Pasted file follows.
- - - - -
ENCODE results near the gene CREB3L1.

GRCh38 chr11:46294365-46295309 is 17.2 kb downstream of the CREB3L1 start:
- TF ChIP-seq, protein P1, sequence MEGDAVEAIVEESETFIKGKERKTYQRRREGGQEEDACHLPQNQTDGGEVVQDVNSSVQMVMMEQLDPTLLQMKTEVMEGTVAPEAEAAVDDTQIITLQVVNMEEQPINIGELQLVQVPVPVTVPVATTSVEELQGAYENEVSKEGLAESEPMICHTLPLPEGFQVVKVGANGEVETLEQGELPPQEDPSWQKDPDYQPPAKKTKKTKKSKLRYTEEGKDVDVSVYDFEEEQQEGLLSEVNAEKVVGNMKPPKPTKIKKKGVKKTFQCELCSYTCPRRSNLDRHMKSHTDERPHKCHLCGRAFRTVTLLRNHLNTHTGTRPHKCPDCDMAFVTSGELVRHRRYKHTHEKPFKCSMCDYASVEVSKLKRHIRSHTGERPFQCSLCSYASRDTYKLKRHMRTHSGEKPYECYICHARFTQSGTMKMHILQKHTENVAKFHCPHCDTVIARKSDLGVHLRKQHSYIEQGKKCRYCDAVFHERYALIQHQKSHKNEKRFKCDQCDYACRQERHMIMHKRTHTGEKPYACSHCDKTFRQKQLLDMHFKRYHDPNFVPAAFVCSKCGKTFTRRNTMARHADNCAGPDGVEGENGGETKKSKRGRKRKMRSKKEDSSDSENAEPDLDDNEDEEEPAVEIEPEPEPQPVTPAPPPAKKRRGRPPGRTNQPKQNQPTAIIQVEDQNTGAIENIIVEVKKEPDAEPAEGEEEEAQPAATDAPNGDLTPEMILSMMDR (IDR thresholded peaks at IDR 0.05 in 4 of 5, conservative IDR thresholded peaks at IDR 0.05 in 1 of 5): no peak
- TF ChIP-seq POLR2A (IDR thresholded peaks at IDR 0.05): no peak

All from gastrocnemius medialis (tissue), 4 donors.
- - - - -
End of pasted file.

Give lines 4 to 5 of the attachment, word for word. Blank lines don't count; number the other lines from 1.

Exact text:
- TF ChIP-seq POLR2A (IDR thresholded peaks at IDR 0.05): no peak

All from gastrocnemius medialis (tissue), 4 donors.